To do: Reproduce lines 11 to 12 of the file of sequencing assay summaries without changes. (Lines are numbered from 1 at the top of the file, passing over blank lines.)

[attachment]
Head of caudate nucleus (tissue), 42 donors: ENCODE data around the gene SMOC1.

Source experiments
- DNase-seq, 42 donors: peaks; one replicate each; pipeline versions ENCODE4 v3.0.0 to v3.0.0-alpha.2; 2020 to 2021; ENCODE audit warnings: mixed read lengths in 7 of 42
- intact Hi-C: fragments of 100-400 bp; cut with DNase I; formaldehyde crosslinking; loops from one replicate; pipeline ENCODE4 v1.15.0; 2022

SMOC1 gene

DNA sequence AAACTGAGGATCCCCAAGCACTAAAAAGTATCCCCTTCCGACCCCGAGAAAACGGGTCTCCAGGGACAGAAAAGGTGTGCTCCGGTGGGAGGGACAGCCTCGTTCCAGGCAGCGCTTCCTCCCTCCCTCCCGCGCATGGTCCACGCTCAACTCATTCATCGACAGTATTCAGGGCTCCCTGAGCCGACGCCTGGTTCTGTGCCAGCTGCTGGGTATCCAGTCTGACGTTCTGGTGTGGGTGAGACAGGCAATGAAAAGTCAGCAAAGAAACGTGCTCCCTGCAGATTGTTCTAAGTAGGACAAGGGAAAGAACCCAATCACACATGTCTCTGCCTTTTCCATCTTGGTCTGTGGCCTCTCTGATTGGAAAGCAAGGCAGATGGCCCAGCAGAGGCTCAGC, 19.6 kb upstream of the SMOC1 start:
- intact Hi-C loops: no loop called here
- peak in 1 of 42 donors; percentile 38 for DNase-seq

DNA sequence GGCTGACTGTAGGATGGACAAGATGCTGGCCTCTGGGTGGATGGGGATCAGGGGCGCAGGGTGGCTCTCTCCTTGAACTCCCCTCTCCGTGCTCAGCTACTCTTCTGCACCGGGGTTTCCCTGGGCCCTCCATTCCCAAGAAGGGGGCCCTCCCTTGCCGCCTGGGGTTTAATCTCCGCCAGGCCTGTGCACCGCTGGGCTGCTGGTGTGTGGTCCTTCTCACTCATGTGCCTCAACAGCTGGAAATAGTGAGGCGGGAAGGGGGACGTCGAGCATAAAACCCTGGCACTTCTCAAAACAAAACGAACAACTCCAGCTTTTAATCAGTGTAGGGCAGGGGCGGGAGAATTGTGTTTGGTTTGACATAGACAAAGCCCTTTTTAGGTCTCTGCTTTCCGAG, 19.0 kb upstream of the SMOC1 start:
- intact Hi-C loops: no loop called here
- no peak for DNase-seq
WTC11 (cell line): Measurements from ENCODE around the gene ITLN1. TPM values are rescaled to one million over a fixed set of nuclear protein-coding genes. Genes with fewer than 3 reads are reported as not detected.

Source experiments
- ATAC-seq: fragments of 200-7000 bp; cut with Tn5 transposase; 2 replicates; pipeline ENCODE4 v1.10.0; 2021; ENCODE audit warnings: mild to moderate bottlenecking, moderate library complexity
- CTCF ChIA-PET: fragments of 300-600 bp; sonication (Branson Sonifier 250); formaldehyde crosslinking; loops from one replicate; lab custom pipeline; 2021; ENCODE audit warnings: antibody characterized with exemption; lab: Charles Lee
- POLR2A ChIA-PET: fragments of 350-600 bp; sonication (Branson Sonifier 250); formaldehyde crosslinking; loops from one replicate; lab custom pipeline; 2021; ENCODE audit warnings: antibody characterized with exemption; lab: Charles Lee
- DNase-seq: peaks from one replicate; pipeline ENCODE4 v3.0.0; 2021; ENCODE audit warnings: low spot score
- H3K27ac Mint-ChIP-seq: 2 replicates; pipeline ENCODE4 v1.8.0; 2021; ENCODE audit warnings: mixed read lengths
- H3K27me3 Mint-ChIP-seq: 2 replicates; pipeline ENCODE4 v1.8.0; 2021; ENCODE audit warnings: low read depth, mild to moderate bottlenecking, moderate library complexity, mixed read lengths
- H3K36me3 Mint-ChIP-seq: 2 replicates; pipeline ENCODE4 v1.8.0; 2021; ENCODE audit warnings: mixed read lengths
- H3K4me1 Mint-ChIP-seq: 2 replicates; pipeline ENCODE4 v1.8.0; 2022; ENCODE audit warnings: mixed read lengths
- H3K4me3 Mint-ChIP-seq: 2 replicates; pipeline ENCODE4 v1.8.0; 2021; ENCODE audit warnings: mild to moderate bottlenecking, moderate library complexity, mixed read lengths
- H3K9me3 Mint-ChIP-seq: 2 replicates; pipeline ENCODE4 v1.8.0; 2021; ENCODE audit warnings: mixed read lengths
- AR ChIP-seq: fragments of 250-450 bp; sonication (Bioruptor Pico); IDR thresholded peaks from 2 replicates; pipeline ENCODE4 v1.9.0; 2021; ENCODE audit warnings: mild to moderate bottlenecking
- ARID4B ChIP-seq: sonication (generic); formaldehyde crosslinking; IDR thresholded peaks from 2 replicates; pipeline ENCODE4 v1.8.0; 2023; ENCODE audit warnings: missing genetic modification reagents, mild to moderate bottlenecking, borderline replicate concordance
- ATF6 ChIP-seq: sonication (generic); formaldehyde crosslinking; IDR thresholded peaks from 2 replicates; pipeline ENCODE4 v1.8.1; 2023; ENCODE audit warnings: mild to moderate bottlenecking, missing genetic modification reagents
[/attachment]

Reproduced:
- no peak for DNase-seq
WTC11 (cell line): Measurements from ENCODE around the gene ITLN1. TPM values are rescaled to one million over a fixed set of nuclear protein-coding genes. Genes with fewer than 3 reads are reported as not detected.